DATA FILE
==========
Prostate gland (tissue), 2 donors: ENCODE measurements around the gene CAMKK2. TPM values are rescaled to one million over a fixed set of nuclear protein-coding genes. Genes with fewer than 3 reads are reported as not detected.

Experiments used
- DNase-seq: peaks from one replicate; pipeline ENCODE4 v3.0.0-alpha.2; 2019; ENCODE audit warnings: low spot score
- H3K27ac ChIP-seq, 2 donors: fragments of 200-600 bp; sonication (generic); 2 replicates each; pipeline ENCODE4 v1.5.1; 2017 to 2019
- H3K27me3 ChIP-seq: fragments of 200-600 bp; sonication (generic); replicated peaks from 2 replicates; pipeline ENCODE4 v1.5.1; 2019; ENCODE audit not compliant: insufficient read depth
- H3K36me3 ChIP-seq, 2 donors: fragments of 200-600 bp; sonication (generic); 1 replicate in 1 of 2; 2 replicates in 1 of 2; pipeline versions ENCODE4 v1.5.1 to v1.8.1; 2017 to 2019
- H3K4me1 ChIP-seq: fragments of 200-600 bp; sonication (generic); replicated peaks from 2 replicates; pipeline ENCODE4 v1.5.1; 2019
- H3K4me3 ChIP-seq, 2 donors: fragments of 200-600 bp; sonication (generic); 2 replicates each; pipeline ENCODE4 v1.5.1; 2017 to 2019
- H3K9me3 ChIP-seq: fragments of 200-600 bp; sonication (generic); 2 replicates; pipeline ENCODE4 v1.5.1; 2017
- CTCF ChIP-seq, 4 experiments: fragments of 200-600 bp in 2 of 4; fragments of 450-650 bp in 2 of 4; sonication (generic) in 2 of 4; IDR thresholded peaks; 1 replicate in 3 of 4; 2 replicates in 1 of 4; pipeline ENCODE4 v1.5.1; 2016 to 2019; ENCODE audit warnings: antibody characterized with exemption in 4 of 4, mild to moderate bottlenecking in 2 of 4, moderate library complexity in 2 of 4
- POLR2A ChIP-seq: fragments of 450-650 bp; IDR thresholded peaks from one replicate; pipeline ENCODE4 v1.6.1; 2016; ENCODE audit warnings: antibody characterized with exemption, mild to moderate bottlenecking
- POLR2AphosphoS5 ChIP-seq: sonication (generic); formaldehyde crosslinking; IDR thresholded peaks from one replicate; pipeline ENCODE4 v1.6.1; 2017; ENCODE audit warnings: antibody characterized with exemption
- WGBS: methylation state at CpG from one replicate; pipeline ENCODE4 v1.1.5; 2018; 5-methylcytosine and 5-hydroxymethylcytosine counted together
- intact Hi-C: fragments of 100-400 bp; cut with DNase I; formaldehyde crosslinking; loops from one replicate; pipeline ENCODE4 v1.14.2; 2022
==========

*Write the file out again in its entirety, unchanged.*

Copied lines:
Prostate gland (tissue), 2 donors: ENCODE measurements around the gene CAMKK2. TPM values are rescaled to one million over a fixed set of nuclear protein-coding genes. Genes with fewer than 3 reads are reported as not detected.

Experiments used
- DNase-seq: peaks from one replicate; pipeline ENCODE4 v3.0.0-alpha.2; 2019; ENCODE audit warnings: low spot score
- H3K27ac ChIP-seq, 2 donors: fragments of 200-600 bp; sonication (generic); 2 replicates each; pipeline ENCODE4 v1.5.1; 2017 to 2019
- H3K27me3 ChIP-seq: fragments of 200-600 bp; sonication (generic); replicated peaks from 2 replicates; pipeline ENCODE4 v1.5.1; 2019; ENCODE audit not compliant: insufficient read depth
- H3K36me3 ChIP-seq, 2 donors: fragments of 200-600 bp; sonication (generic); 1 replicate in 1 of 2; 2 replicates in 1 of 2; pipeline versions ENCODE4 v1.5.1 to v1.8.1; 2017 to 2019
- H3K4me1 ChIP-seq: fragments of 200-600 bp; sonication (generic); replicated peaks from 2 replicates; pipeline ENCODE4 v1.5.1; 2019
- H3K4me3 ChIP-seq, 2 donors: fragments of 200-600 bp; sonication (generic); 2 replicates each; pipeline ENCODE4 v1.5.1; 2017 to 2019
- H3K9me3 ChIP-seq: fragments of 200-600 bp; sonication (generic); 2 replicates; pipeline ENCODE4 v1.5.1; 2017
- CTCF ChIP-seq, 4 experiments: fragments of 200-600 bp in 2 of 4; fragments of 450-650 bp in 2 of 4; sonication (generic) in 2 of 4; IDR thresholded peaks; 1 replicate in 3 of 4; 2 replicates in 1 of 4; pipeline ENCODE4 v1.5.1; 2016 to 2019; ENCODE audit warnings: antibody characterized with exemption in 4 of 4, mild to moderate bottlenecking in 2 of 4, moderate library complexity in 2 of 4
- POLR2A ChIP-seq: fragments of 450-650 bp; IDR thresholded peaks from one replicate; pipeline ENCODE4 v1.6.1; 2016; ENCODE audit warnings: antibody characterized with exemption, mild to moderate bottlenecking
- POLR2AphosphoS5 ChIP-seq: sonication (generic); formaldehyde crosslinking; IDR thresholded peaks from one replicate; pipeline ENCODE4 v1.6.1; 2017; ENCODE audit warnings: antibody characterized with exemption
- WGBS: methylation state at CpG from one replicate; pipeline ENCODE4 v1.1.5; 2018; 5-methylcytosine and 5-hydroxymethylcytosine counted together
- intact Hi-C: fragments of 100-400 bp; cut with DNase I; formaldehyde crosslinking; loops from one replicate; pipeline ENCODE4 v1.14.2; 2022